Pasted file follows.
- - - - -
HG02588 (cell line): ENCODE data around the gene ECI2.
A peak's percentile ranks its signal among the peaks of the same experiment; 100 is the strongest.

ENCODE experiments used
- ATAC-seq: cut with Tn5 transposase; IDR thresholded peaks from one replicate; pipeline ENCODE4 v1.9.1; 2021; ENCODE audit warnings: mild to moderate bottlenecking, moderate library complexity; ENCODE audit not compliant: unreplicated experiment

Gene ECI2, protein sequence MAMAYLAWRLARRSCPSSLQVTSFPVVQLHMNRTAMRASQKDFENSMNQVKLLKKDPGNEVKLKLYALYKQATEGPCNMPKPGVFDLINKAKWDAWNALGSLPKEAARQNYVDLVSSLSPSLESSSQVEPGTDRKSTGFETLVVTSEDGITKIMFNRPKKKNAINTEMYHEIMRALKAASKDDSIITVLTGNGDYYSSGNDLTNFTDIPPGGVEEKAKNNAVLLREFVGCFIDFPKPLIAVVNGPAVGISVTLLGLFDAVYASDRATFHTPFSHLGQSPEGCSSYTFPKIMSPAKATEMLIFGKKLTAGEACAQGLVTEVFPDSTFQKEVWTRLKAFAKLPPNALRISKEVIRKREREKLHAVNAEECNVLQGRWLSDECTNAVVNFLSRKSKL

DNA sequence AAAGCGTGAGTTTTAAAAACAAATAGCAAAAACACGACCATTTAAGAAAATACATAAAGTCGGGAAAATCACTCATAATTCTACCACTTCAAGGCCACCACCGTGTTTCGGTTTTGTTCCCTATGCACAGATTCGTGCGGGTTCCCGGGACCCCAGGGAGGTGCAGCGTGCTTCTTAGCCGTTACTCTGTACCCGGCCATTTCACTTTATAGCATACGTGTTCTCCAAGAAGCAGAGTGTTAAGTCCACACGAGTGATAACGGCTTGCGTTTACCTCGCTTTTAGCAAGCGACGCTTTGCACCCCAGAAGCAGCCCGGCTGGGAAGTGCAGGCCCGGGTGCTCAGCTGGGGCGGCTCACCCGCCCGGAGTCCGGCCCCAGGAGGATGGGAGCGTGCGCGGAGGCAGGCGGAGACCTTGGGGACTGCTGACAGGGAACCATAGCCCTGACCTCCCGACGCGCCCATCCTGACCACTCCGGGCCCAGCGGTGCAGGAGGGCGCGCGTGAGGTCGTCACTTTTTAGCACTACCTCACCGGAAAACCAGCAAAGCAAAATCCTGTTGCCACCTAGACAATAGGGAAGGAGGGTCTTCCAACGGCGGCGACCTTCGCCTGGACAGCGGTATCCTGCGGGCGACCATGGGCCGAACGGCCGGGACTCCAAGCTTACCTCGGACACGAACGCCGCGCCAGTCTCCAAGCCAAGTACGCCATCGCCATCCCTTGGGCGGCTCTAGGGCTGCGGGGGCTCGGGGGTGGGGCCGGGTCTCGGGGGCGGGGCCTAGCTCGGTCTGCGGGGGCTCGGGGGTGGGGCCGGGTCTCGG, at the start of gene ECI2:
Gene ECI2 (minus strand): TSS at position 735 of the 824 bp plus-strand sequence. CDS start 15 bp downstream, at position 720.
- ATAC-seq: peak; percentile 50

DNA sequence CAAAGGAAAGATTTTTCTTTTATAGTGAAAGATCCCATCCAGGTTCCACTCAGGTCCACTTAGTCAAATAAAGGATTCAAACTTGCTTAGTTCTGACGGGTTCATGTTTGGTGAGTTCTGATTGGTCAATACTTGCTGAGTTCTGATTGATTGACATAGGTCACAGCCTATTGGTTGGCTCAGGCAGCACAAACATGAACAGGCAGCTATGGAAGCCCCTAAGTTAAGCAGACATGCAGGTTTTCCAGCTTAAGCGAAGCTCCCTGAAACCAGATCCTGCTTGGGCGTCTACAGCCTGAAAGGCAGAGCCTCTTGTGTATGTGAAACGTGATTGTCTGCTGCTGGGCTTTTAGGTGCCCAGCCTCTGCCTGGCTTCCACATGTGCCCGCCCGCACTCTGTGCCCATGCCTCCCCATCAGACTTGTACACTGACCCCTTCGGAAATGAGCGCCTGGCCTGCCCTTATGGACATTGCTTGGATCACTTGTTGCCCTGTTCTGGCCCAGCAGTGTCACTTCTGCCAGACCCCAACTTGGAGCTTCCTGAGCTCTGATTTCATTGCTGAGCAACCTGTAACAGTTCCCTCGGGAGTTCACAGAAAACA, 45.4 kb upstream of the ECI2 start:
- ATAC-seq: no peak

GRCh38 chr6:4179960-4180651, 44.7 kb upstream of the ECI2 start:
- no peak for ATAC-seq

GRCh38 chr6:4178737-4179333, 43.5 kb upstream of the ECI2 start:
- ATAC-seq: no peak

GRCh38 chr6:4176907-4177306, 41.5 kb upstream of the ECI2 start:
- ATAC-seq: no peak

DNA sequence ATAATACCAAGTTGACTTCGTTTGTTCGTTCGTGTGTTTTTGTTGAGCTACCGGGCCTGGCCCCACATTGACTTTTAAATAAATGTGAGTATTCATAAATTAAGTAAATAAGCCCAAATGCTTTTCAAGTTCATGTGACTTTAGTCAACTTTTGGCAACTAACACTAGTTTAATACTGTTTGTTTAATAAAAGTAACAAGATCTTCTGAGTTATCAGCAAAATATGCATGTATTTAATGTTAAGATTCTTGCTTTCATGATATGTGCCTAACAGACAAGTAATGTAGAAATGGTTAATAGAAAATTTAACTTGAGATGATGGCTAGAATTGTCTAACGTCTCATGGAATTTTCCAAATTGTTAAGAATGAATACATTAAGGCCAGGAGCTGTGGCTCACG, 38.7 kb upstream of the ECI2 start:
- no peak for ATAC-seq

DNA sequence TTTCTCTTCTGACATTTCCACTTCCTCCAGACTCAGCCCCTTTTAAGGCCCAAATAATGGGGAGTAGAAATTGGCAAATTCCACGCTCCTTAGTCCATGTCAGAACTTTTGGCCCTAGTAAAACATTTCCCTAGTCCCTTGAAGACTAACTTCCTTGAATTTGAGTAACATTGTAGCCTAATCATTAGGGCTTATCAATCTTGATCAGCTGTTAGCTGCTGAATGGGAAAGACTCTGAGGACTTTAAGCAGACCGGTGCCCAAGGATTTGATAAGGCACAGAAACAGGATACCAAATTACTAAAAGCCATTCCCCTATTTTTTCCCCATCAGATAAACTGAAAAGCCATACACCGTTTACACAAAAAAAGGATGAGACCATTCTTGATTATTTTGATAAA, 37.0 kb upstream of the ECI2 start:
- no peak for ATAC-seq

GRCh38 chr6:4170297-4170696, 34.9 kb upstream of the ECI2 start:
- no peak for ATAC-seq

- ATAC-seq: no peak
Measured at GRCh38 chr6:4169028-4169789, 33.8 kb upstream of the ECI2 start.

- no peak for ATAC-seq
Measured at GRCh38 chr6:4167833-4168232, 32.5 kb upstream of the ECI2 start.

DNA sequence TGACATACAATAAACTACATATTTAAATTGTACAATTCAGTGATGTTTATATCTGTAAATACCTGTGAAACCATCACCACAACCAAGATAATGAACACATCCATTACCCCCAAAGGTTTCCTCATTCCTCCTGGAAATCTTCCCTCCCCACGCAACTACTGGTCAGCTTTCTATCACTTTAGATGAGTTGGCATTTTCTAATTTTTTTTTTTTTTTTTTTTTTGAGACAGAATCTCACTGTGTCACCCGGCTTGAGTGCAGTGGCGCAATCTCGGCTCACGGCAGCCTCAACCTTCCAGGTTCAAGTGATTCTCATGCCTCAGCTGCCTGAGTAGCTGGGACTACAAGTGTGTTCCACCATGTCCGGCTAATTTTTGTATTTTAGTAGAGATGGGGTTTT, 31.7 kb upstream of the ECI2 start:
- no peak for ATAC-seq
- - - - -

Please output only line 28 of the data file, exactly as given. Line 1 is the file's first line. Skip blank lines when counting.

- no peak for ATAC-seq